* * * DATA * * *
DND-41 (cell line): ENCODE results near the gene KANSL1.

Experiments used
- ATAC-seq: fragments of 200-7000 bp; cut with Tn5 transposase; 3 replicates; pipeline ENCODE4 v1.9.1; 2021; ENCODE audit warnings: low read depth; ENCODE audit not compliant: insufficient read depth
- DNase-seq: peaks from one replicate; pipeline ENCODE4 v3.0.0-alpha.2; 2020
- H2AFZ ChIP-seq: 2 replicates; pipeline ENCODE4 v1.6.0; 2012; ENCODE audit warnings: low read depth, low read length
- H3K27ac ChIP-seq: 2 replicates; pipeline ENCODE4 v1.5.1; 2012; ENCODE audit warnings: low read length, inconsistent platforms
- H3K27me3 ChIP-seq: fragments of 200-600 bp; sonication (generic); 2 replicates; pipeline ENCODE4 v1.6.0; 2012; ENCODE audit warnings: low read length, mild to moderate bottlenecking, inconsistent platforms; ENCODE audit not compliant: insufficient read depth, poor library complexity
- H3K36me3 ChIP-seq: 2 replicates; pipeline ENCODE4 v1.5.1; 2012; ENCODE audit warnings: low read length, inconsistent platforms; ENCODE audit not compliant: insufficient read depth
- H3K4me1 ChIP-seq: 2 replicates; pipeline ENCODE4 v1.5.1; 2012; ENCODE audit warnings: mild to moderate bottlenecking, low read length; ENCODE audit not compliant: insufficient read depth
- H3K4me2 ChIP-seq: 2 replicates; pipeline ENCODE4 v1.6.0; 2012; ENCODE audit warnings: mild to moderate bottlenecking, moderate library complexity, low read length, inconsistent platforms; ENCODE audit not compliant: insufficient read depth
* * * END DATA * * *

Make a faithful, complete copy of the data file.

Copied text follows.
DND-41 (cell line): ENCODE results near the gene KANSL1.

Experiments used
- ATAC-seq: fragments of 200-7000 bp; cut with Tn5 transposase; 3 replicates; pipeline ENCODE4 v1.9.1; 2021; ENCODE audit warnings: low read depth; ENCODE audit not compliant: insufficient read depth
- DNase-seq: peaks from one replicate; pipeline ENCODE4 v3.0.0-alpha.2; 2020
- H2AFZ ChIP-seq: 2 replicates; pipeline ENCODE4 v1.6.0; 2012; ENCODE audit warnings: low read depth, low read length
- H3K27ac ChIP-seq: 2 replicates; pipeline ENCODE4 v1.5.1; 2012; ENCODE audit warnings: low read length, inconsistent platforms
- H3K27me3 ChIP-seq: fragments of 200-600 bp; sonication (generic); 2 replicates; pipeline ENCODE4 v1.6.0; 2012; ENCODE audit warnings: low read length, mild to moderate bottlenecking, inconsistent platforms; ENCODE audit not compliant: insufficient read depth, poor library complexity
- H3K36me3 ChIP-seq: 2 replicates; pipeline ENCODE4 v1.5.1; 2012; ENCODE audit warnings: low read length, inconsistent platforms; ENCODE audit not compliant: insufficient read depth
- H3K4me1 ChIP-seq: 2 replicates; pipeline ENCODE4 v1.5.1; 2012; ENCODE audit warnings: mild to moderate bottlenecking, low read length; ENCODE audit not compliant: insufficient read depth
- H3K4me2 ChIP-seq: 2 replicates; pipeline ENCODE4 v1.6.0; 2012; ENCODE audit warnings: mild to moderate bottlenecking, moderate library complexity, low read length, inconsistent platforms; ENCODE audit not compliant: insufficient read depth